Some of the best small business ideas don’t have to do with inventory, profit margins, or break-even points. Rather, they’re about having a big picture vision for your business. It’s needed to provide clarity and focus what you do every day. As a small business owner, you’re automatically a leader, so not only must you have a vision, you must also be able to articulate it to everyone who you need to help you; your employees, the bank, and your customers. It’s important, because it’s one thing to “getting things done” but you stay motivated because of “why” you’re doing it.
On your journey as a small business leader, from idea to veteran entrepreneur, understanding your vision can help you do things better and inspire better work from your employees. Here’s what you should know about vision and how to transform it into reality.
From Vision to Reality
The most effective leaders are the ones who have vision. They seriously consider the values, ideas, and actions they’re most passionate about, and they pursue those as a business. Real leaders don’t just launch businesses for recognition or money. Often, putting these visions into action is challenging, but outstanding leaders make it happen by setting demanding goals for their ventures and then pursuing them consistently. The help of inspired people who are committed to your vision helps tremendously too. You get people on board when you’re able to articulate your vision. Persistence is required, and the path to success may take unexpected detours, but being able to put your vision into words and having the wherewithal to pursue it even when things are difficult are two key characteristics of the successful business leader.
Communicating Your Vision Is Key
Having a vision of where you want your business to go is essential, but equally essential is the ability to communicate it effectively. Communicating your vision may take a back seat, however, because there’s always so much to be done. Taking the time to talk about vision and listen to others’ take on it may seem like a frivolous use of time, but it isn’t. Memos are appropriate for some things, but not for communicating your vision. Communicating what you envision for your business should involve talking and listening to your team rather than simply giving a speech. It’s hard for even the best leaders to have all the answers, and the people on the front lines of your business can be valuable sources of ideas and inspiration.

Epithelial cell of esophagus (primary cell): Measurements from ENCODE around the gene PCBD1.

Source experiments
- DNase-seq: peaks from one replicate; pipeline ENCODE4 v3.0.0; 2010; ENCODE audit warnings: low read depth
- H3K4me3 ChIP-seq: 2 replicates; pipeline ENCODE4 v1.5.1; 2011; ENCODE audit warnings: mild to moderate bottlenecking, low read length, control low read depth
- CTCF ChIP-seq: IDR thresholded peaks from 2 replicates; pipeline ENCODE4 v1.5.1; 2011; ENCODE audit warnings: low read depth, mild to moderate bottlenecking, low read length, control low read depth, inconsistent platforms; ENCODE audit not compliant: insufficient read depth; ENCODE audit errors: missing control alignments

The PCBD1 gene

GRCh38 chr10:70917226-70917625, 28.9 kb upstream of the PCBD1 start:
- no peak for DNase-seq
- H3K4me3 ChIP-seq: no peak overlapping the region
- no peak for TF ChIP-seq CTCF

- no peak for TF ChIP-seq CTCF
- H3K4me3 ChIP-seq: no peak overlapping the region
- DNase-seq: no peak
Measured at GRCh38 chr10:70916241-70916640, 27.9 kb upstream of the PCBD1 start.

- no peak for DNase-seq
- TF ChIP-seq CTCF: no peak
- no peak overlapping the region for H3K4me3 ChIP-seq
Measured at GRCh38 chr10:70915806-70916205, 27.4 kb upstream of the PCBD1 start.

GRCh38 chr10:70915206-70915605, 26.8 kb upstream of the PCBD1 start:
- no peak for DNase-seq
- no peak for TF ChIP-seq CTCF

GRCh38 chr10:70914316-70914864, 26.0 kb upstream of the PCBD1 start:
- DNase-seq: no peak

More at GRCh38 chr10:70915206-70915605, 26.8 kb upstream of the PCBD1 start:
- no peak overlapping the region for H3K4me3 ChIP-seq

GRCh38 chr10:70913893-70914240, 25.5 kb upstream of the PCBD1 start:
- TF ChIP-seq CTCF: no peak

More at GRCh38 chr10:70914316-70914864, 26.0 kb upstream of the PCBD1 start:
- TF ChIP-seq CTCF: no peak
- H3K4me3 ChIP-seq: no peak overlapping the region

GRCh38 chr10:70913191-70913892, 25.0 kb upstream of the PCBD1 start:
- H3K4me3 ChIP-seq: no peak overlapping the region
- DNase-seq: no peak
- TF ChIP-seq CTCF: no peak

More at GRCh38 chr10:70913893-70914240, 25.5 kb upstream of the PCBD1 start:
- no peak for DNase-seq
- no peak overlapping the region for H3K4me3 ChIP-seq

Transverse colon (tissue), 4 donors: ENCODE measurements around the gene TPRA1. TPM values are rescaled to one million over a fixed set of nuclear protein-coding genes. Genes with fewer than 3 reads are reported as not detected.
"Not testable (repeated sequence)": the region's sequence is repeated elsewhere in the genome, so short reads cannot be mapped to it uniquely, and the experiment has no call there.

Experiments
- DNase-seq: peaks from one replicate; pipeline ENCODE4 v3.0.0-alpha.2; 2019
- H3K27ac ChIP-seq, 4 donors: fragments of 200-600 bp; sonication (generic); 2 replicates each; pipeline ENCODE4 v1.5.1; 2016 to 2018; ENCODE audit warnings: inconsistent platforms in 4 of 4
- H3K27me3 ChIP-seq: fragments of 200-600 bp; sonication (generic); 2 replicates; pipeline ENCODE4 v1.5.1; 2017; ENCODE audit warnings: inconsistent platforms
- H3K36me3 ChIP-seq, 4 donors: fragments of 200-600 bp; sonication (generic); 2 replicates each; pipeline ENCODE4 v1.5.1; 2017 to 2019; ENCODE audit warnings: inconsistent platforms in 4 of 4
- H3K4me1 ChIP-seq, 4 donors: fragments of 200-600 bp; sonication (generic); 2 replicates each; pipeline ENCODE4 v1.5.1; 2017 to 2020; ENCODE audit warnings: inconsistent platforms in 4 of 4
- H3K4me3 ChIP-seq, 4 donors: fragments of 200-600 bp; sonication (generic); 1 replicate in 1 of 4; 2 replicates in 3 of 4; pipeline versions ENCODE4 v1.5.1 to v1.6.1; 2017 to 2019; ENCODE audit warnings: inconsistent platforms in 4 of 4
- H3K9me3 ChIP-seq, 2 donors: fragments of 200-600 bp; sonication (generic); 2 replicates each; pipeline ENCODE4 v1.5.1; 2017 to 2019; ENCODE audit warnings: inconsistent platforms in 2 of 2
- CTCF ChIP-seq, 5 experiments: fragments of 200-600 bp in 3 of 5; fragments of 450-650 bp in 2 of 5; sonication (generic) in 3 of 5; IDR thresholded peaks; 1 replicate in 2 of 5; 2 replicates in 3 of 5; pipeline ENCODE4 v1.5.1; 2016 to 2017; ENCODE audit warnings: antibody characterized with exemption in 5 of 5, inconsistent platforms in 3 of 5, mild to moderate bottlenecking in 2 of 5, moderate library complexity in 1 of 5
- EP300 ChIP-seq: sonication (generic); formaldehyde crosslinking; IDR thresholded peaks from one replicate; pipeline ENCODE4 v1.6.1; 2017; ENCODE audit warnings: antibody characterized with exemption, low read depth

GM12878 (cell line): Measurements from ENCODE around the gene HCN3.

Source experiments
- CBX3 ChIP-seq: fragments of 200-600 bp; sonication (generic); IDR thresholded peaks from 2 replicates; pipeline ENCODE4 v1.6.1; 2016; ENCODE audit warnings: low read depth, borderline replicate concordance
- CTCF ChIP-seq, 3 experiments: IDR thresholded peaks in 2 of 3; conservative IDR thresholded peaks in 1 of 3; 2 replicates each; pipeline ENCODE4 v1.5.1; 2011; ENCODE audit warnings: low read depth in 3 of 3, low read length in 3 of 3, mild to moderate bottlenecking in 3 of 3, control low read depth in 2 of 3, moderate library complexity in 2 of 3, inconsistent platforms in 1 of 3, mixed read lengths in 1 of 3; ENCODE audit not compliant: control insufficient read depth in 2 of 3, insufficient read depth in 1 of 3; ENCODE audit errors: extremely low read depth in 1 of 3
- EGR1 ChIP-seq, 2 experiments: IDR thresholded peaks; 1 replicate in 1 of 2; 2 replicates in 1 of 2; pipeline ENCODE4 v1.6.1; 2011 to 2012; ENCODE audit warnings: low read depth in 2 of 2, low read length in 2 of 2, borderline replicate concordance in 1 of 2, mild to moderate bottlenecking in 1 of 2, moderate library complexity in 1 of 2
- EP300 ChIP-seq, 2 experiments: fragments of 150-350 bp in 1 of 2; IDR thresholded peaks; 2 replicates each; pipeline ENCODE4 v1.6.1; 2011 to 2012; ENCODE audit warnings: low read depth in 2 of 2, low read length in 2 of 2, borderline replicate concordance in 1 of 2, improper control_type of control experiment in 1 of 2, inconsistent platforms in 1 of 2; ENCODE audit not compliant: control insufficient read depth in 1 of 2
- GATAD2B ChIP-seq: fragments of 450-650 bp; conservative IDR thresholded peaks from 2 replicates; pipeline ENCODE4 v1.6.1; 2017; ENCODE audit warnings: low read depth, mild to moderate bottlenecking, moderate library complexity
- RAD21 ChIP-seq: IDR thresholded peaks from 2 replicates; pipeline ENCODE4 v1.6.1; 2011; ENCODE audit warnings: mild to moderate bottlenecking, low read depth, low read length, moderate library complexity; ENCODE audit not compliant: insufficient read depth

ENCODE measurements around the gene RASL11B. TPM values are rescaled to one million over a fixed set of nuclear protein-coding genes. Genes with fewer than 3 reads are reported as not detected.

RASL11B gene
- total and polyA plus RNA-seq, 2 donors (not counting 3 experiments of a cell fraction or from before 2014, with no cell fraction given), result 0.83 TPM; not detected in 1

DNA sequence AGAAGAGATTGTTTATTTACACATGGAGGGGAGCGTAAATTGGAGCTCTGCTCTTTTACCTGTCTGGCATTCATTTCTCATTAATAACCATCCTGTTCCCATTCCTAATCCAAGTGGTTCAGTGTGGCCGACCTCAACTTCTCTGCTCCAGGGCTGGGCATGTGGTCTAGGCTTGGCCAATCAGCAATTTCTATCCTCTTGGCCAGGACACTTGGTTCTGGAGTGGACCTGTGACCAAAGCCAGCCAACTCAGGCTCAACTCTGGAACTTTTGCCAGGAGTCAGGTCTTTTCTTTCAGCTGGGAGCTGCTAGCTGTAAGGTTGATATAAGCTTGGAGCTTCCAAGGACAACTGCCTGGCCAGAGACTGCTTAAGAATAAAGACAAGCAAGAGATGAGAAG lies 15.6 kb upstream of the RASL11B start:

Smart Visions Inspire and Motivate
A vision statement should have certain elements in order to motivate people and generate real enthusiasm. It should set the organizational direction and purpose and involve all employees. It should uniquely express the strengths, values, and direction of the business and inspire enthusiasm and commitment. It should help employees know they’re part of something greater than themselves and the tasks they’re assigned.
Your company vision should be regularly communicated at all levels and through all channels, from the simplest email to the annual report. It should serve as a reason why you do the things you do, why people are hired, and why products and services are developed. Finally, a vision should challenge everyone to reach higher and do things they may not have thought they could do.
Visionary Skills Can Be Improved
Fleshing out a vision and pursuing it is a skill in that you can improve with practice. Here are some exercises for improving your business visionary skills:
- Identify a specific challenge within your business.
- Imagine the “big picture” of how everyone benefits when that challenge is overcome.
- Identify ways to communicate your vision, including specific words and phrases.
- Rehearse your vision with an emphasis on sincerity. Getting buy-in early on is key when you can’t pay competitive salaries.
Try this for a singular challenge whose solution you can envision, like shaving 30 seconds off the typical order processing time, then for other challenges. Eventually articulating and expressing your vision, and inspiring your team to realize that vision will become more natural to you.
If you have started a business, you most likely already have visionary skills. You can envision the needs of your customers before they arrive, and it’s important that you realize how important this is. If you’re at the beginning of your business journey, I invite you to download two free chapters of my book Become Your Own Boss in 12 Months for more small business advice from developing your vision to hiring your first employee.